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In this series many controversial issues, such as: Can God be found? Do humans have free will? When was the Holy Ghost given? Does God ever lie? Does God love everyone?

 

176. How long did the flood last?
The flood lasted 40 days. (Genesis 7:17)
Right. The word ‘mabul’ (flood) is used here for the forty days of heavy rain and the rising of the water.

The flood lasted 150 days. (Genesis 7:24, 8:3)
Right. The word ‘mabul’ (flood) is used here in a broader sense: the covering of the earth by water from the beginning to the end. (Genesis 10:32) “…and out of these the nations were separated on the earth after the flood.”  The two meanings of the word ‘mabul’ (flood) are fully acceptable.
No Contradiction

 

177. Did everyone (except Noah and his family) die in the flood?
Yes, everything died except for those on the ark. (Genesis 7:21-23)
Right. Of course many animals living in water also could survive.

No, some survived. (Genesis 6:4, Numbers 13:33)
Wrong. The critic suggests that the giants of which is spoken in Numbers 13:33 belong to the same family of the giants of Genesis 6:4. There is no evidence in the entire Bible for this assumption. So the contradiction is based on an assumption of the critic, nothing more. Certainly we have to do with a variation of extremely great people, that could develop under circumstances before and after the flood but which do not extend anymore.
No Contradiction

 

178. Will the righteous flourish?
The righteous will flourish. (Psalm 92:12)
Right.

The righteous will perish. (Isaiah 57:1)
Wrong. It is not said that the righteous will not flourish, but that they live in a period that their death is not mourned: “The righteous man perishes, and no man takes it to heart; And devout men are taken away, while no one understands. For the righteous man is taken away from evil …” Here is spoken about righteous men who end their flourishing lives harmless; the point is that a society not mourning about them shows its true nature: not being interested in righteousness at all. That is not promising-looking for a nation. "It is a sign that God intends war when He calls home his ambassadors." (Matthew Henry)
No Contradiction

 

179. Which flying creeping things may we eat?
All are unclean and may not be eaten. (Deuteronomy 14:19)
Right. “all flying creeping things” were forbidden in the Jewish lifestyle.

Some may be eaten. (Leviticus 11:21-23)
Wrong. All flying creeping things are forbidden. The flying creeping and jumping things were not forbidden: locusts. The critic didn’t realize that there is not the classification “flying creeping things”, with a subclass “locusts”. Leviticus is speaking of two coordinated classes.
No Contradiction

 

180. Is it OK to call someone a fool?
It’s OK to call someone a fool. (Psalm 14:1, 53:1, Proverbs 28:26, Matthew 23:17,19, Luke 11:40, 24:25, Romans 1:21-22, 1 Corinthians 15:36, Galatians 3:1)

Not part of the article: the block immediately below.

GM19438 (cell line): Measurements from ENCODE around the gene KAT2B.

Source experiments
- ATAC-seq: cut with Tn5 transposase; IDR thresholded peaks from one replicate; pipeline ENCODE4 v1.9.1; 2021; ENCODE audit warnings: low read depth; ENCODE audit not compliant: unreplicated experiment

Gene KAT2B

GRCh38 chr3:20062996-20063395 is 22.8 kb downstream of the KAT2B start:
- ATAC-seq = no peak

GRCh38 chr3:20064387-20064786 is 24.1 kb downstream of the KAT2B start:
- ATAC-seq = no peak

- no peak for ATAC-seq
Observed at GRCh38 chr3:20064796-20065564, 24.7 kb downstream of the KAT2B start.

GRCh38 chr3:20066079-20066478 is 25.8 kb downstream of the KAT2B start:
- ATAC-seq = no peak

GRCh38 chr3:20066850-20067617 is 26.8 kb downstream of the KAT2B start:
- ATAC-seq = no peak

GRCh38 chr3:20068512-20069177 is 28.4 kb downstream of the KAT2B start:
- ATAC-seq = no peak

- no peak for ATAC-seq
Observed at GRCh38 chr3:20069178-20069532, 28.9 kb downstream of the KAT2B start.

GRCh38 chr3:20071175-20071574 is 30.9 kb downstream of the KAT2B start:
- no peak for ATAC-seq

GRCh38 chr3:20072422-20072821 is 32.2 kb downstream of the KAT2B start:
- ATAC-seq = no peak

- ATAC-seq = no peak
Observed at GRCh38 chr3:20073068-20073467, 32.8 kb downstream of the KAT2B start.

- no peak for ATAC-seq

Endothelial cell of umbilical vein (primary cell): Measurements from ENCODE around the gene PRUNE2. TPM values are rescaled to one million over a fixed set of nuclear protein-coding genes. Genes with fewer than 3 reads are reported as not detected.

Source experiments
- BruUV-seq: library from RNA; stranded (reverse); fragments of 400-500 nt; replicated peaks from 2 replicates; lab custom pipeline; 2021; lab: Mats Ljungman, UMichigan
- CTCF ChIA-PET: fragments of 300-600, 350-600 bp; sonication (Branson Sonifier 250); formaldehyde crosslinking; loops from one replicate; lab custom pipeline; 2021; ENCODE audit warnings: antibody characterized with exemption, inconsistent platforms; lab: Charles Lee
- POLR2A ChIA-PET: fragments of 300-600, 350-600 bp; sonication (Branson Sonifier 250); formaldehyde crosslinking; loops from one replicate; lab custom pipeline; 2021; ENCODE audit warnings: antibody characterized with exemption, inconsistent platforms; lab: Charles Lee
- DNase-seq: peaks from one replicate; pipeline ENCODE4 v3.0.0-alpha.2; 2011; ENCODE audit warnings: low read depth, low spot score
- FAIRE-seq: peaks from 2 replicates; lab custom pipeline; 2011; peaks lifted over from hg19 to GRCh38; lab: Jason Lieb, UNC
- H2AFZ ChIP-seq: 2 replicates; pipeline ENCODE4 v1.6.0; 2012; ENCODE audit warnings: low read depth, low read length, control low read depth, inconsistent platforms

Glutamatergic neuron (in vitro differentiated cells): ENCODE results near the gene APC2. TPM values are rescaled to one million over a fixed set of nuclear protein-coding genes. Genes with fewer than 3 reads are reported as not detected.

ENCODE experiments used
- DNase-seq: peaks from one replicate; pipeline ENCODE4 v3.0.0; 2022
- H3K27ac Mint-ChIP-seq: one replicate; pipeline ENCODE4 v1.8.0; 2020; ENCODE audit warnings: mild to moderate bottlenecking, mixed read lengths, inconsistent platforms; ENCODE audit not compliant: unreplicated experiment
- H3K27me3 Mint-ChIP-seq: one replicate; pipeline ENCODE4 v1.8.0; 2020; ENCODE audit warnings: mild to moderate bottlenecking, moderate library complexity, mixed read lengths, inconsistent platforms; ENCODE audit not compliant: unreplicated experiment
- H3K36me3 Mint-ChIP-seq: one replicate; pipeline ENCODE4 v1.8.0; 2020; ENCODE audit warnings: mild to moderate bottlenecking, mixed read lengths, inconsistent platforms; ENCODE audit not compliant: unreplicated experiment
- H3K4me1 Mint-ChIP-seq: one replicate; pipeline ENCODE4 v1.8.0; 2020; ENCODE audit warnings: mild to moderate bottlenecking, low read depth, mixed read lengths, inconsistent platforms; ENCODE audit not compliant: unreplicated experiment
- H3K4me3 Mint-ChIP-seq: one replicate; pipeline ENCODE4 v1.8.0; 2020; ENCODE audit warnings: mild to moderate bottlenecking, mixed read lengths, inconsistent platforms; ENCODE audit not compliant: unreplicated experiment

Wrong. It is not OK. In all the referred cases there is spoken in a general way. E.g. “The fool has said in his heart, ‘There is no God.’” We don’t see here a personal accusation, neither in any other of the referred texts.

It’s not OK to call someone a fool. (Matthew 5:22)
Right. “…and whoever says, ‘You fool,’ shall be guilty enough to go into the fiery hell.”
It is forbidden to directly speak to someone “Fool”, or ‘You fool!”.
Read the article.
No Contradiction

 

181. Is it good to be foolish?
It is good to be foolish. (1 Corinthians 1:21, 3:18, 4:10)
Wrong. Here is spoken not spoken about foolishness in general, but about the foolishness of the Gospel for the world. That is Christ died and is risen from the dead for us. It is seen as foolishness. E.g. “Stupid that God died.” And: “Why did he die, if he arose three days later?” And if so: “How does it affect me?” The world doesn’t know how God’s grace can work even today through these acts and so the world sees them as foolishness. However where people see it at work, it will always compel admiration and respect.

It is not good to be foolish. (Psalm 5:5, Ephesians 5:15)
Right. Christianity brings wisdom and rejects foolishness. Where Christianity doesn’t bring wisdom it is self-contradictory and ready for extinction.
No Contradiction

 

182. Who forces non-believers to disbelieve?
God (John 12:40, 2 Thessalonians 2:11-12)
Wrong. God doesn’t bring disbelief which is the result that people don’t believe in God. That is not said here. But people that have already rejected him are hit by God with “spiritual blindness” or “strong delusion”.
Remark. God is not actually doing so to punish them severely. No, people are now without God, wandering in darkness through the Fall of Mankind. The lack of God’s existence in someone’s life brings misfortune and unhappiness.

Satan (2 Corinthians 4:3-4)
Wrong. Even Satan doesn’t force people to disbelieve. There is only one who is responsible for not believing, that is the not-believing individual. Here also Satan has his share in the misfortune of non-believers “the god of this world (Satan) has blinded the minds of them”.